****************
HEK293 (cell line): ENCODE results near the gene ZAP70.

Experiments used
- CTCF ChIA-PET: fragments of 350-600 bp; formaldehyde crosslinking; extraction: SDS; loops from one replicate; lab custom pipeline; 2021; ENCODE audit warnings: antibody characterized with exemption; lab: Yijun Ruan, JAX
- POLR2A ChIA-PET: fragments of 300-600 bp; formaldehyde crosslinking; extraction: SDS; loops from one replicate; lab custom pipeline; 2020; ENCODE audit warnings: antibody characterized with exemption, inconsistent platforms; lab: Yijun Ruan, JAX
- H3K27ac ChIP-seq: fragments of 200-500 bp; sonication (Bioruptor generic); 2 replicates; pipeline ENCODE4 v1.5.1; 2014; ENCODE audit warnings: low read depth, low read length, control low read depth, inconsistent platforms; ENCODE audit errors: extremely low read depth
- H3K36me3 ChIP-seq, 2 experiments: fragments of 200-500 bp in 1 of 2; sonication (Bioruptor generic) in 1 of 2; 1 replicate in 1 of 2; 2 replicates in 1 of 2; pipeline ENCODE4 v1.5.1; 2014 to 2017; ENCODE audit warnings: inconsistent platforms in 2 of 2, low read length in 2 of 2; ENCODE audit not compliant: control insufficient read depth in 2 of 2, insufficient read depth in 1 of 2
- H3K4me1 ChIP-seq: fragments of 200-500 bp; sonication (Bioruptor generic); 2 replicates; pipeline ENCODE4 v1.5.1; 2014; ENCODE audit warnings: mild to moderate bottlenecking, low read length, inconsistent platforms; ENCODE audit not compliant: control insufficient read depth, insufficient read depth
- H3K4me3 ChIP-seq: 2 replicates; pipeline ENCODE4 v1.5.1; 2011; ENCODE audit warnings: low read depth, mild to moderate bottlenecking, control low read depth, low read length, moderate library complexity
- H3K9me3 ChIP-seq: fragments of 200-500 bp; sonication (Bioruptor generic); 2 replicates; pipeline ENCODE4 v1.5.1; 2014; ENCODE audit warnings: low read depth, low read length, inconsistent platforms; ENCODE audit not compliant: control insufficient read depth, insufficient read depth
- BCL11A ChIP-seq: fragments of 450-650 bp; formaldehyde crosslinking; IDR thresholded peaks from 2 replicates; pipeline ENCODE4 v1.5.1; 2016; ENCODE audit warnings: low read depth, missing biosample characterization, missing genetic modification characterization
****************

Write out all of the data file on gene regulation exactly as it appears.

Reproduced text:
HEK293 (cell line): ENCODE results near the gene ZAP70.

Experiments used
- CTCF ChIA-PET: fragments of 350-600 bp; formaldehyde crosslinking; extraction: SDS; loops from one replicate; lab custom pipeline; 2021; ENCODE audit warnings: antibody characterized with exemption; lab: Yijun Ruan, JAX
- POLR2A ChIA-PET: fragments of 300-600 bp; formaldehyde crosslinking; extraction: SDS; loops from one replicate; lab custom pipeline; 2020; ENCODE audit warnings: antibody characterized with exemption, inconsistent platforms; lab: Yijun Ruan, JAX
- H3K27ac ChIP-seq: fragments of 200-500 bp; sonication (Bioruptor generic); 2 replicates; pipeline ENCODE4 v1.5.1; 2014; ENCODE audit warnings: low read depth, low read length, control low read depth, inconsistent platforms; ENCODE audit errors: extremely low read depth
- H3K36me3 ChIP-seq, 2 experiments: fragments of 200-500 bp in 1 of 2; sonication (Bioruptor generic) in 1 of 2; 1 replicate in 1 of 2; 2 replicates in 1 of 2; pipeline ENCODE4 v1.5.1; 2014 to 2017; ENCODE audit warnings: inconsistent platforms in 2 of 2, low read length in 2 of 2; ENCODE audit not compliant: control insufficient read depth in 2 of 2, insufficient read depth in 1 of 2
- H3K4me1 ChIP-seq: fragments of 200-500 bp; sonication (Bioruptor generic); 2 replicates; pipeline ENCODE4 v1.5.1; 2014; ENCODE audit warnings: mild to moderate bottlenecking, low read length, inconsistent platforms; ENCODE audit not compliant: control insufficient read depth, insufficient read depth
- H3K4me3 ChIP-seq: 2 replicates; pipeline ENCODE4 v1.5.1; 2011; ENCODE audit warnings: low read depth, mild to moderate bottlenecking, control low read depth, low read length, moderate library complexity
- H3K9me3 ChIP-seq: fragments of 200-500 bp; sonication (Bioruptor generic); 2 replicates; pipeline ENCODE4 v1.5.1; 2014; ENCODE audit warnings: low read depth, low read length, inconsistent platforms; ENCODE audit not compliant: control insufficient read depth, insufficient read depth
- BCL11A ChIP-seq: fragments of 450-650 bp; formaldehyde crosslinking; IDR thresholded peaks from 2 replicates; pipeline ENCODE4 v1.5.1; 2016; ENCODE audit warnings: low read depth, missing biosample characterization, missing genetic modification characterization